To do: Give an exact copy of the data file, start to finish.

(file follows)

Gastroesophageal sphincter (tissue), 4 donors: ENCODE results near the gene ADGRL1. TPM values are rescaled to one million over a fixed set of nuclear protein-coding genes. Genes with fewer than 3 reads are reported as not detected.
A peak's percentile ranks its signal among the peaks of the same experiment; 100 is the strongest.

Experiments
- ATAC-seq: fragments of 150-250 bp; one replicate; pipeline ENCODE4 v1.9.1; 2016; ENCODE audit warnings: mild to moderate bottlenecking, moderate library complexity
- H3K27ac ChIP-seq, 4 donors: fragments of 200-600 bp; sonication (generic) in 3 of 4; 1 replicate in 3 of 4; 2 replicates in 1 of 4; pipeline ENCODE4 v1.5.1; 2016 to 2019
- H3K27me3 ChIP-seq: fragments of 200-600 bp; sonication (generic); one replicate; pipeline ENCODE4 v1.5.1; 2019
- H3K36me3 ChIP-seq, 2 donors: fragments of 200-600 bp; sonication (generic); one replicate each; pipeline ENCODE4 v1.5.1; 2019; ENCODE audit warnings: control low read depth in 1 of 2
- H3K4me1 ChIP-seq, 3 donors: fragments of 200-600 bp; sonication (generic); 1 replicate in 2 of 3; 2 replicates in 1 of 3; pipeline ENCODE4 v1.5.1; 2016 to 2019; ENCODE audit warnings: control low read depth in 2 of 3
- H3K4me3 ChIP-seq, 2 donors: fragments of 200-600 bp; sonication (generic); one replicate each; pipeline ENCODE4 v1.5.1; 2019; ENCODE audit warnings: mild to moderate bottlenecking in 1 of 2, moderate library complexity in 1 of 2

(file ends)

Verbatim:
Gastroesophageal sphincter (tissue), 4 donors: ENCODE results near the gene ADGRL1. TPM values are rescaled to one million over a fixed set of nuclear protein-coding genes. Genes with fewer than 3 reads are reported as not detected.
A peak's percentile ranks its signal among the peaks of the same experiment; 100 is the strongest.

Experiments
- ATAC-seq: fragments of 150-250 bp; one replicate; pipeline ENCODE4 v1.9.1; 2016; ENCODE audit warnings: mild to moderate bottlenecking, moderate library complexity
- H3K27ac ChIP-seq, 4 donors: fragments of 200-600 bp; sonication (generic) in 3 of 4; 1 replicate in 3 of 4; 2 replicates in 1 of 4; pipeline ENCODE4 v1.5.1; 2016 to 2019
- H3K27me3 ChIP-seq: fragments of 200-600 bp; sonication (generic); one replicate; pipeline ENCODE4 v1.5.1; 2019
- H3K36me3 ChIP-seq, 2 donors: fragments of 200-600 bp; sonication (generic); one replicate each; pipeline ENCODE4 v1.5.1; 2019; ENCODE audit warnings: control low read depth in 1 of 2
- H3K4me1 ChIP-seq, 3 donors: fragments of 200-600 bp; sonication (generic); 1 replicate in 2 of 3; 2 replicates in 1 of 3; pipeline ENCODE4 v1.5.1; 2016 to 2019; ENCODE audit warnings: control low read depth in 2 of 3
- H3K4me3 ChIP-seq, 2 donors: fragments of 200-600 bp; sonication (generic); one replicate each; pipeline ENCODE4 v1.5.1; 2019; ENCODE audit warnings: mild to moderate bottlenecking in 1 of 2, moderate library complexity in 1 of 2